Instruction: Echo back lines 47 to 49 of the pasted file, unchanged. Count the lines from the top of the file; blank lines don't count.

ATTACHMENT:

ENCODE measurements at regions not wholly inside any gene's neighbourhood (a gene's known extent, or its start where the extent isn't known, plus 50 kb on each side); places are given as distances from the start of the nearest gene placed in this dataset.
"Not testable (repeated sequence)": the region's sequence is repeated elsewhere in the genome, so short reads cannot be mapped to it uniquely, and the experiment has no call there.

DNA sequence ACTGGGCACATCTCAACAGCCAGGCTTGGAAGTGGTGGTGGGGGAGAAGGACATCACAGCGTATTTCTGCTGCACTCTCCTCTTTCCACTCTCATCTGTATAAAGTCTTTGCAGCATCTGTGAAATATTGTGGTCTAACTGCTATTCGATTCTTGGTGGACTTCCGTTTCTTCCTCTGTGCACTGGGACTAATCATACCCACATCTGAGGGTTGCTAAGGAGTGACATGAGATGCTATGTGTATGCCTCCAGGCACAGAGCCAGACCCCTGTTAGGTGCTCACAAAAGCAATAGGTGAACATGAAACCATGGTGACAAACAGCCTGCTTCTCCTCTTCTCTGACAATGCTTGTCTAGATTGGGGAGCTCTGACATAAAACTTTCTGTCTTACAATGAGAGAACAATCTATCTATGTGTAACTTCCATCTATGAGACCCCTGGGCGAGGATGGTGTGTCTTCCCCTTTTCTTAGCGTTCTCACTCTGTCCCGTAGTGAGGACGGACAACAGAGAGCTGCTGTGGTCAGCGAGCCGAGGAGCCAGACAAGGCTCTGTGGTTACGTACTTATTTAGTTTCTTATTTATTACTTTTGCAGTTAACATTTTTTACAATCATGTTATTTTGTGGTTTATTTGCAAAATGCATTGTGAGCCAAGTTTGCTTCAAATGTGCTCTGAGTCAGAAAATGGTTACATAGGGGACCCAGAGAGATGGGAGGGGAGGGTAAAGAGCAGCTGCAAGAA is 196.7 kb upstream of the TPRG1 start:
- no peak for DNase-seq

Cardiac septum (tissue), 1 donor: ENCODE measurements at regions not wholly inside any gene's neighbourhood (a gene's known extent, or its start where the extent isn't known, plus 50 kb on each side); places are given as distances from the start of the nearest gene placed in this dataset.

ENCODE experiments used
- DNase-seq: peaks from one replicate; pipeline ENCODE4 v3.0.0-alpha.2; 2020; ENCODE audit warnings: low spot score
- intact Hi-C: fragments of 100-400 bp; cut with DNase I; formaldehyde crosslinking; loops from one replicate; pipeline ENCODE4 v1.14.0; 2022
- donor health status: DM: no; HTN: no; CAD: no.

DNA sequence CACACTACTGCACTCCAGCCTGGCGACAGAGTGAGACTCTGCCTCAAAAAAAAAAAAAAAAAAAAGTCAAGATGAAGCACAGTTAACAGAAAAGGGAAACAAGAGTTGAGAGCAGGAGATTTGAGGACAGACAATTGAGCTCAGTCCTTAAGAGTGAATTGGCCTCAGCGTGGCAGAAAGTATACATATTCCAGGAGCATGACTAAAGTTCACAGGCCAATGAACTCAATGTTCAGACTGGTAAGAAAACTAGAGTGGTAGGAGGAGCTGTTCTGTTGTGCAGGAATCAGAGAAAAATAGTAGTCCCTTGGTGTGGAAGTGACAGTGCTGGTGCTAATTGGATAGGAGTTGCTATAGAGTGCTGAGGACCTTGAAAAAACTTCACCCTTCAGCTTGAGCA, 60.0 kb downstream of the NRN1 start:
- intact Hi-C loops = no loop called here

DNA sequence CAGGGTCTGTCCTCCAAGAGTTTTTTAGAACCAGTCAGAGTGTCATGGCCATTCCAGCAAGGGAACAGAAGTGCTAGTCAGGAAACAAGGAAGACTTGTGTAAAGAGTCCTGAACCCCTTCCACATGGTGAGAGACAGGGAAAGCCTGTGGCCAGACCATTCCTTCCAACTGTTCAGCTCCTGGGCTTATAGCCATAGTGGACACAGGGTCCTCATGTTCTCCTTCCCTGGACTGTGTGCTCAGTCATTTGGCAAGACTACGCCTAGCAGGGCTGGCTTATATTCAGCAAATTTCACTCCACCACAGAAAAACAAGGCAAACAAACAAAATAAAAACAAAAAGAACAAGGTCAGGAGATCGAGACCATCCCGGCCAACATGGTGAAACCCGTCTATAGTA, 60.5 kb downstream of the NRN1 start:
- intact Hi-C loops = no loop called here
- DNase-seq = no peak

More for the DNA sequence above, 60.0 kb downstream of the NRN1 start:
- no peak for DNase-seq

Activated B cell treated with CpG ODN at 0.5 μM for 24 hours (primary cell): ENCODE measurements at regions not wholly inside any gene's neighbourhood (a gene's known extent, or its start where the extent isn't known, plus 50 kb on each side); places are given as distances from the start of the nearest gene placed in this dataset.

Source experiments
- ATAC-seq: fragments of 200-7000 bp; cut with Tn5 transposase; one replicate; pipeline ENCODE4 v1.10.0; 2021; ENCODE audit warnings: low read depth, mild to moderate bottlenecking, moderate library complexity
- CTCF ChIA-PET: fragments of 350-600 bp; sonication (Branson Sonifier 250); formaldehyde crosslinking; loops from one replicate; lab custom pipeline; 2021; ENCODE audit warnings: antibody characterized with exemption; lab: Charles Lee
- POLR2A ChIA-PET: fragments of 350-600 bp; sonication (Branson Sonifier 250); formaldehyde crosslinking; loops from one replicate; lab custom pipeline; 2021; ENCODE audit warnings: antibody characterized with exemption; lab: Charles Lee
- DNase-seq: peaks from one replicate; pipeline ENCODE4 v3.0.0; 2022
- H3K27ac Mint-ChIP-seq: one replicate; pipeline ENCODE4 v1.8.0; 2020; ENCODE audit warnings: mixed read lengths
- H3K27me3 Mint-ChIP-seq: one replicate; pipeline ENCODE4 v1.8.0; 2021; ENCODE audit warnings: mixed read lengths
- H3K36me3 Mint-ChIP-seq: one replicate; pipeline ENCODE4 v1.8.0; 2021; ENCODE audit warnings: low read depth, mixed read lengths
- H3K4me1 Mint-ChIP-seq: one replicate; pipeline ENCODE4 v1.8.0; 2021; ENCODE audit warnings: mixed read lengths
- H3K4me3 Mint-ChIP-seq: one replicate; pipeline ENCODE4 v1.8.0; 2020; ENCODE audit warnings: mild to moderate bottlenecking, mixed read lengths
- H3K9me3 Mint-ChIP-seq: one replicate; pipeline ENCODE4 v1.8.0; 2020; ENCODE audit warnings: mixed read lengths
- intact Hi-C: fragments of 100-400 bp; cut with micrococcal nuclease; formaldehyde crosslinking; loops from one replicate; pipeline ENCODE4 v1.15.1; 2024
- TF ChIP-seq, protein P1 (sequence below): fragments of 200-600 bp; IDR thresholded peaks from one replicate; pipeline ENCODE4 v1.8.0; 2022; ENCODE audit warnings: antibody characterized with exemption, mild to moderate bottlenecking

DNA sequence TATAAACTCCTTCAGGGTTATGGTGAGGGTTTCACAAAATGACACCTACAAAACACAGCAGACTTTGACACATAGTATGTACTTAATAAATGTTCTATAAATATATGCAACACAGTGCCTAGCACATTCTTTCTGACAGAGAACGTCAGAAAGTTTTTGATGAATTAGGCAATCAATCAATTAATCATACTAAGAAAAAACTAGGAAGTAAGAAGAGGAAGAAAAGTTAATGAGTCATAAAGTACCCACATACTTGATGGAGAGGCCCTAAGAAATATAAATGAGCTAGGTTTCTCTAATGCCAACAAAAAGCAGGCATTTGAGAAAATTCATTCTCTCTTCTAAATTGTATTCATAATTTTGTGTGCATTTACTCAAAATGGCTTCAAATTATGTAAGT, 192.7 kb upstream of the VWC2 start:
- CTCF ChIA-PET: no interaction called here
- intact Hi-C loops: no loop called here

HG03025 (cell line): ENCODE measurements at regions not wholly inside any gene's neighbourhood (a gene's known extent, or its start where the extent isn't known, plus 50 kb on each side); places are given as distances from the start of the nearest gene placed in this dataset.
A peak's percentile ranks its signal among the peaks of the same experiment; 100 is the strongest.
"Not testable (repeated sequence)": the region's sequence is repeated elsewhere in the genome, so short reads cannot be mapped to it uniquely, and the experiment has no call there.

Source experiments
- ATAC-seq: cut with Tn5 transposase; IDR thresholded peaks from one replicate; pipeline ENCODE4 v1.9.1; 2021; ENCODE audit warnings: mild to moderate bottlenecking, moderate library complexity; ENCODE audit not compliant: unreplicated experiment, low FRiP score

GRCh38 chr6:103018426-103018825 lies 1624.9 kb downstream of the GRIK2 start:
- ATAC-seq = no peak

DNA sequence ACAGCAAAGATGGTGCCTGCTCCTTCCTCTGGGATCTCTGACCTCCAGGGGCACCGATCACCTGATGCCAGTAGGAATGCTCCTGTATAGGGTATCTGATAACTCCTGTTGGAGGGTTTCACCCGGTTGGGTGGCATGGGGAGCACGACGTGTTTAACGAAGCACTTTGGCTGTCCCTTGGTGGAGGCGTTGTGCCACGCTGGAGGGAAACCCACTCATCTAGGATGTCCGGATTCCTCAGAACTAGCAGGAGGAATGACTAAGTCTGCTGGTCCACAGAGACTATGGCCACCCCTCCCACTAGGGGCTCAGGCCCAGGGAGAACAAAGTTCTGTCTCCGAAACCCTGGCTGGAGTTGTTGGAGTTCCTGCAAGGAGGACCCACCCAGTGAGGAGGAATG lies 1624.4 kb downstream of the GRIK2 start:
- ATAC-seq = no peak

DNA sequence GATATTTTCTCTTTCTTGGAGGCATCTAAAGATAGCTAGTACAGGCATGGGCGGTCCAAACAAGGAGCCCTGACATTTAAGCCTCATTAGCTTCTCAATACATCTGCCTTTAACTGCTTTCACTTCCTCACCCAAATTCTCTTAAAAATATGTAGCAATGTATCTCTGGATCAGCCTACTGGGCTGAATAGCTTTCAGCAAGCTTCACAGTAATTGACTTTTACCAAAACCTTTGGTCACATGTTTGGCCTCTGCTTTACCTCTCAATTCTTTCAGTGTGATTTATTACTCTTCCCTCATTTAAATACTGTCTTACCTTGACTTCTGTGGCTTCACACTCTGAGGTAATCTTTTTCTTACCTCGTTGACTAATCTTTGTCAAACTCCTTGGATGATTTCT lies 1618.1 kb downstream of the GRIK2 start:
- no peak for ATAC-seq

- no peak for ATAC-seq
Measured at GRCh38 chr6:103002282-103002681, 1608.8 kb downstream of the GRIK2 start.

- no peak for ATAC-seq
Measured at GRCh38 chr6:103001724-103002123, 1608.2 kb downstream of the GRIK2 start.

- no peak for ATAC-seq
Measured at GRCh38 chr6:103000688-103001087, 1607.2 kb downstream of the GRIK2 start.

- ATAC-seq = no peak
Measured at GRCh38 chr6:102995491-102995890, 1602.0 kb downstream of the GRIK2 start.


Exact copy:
- no peak for ATAC-seq
Measured at GRCh38 chr6:103001724-103002123, 1608.2 kb downstream of the GRIK2 start.

- no peak for ATAC-seq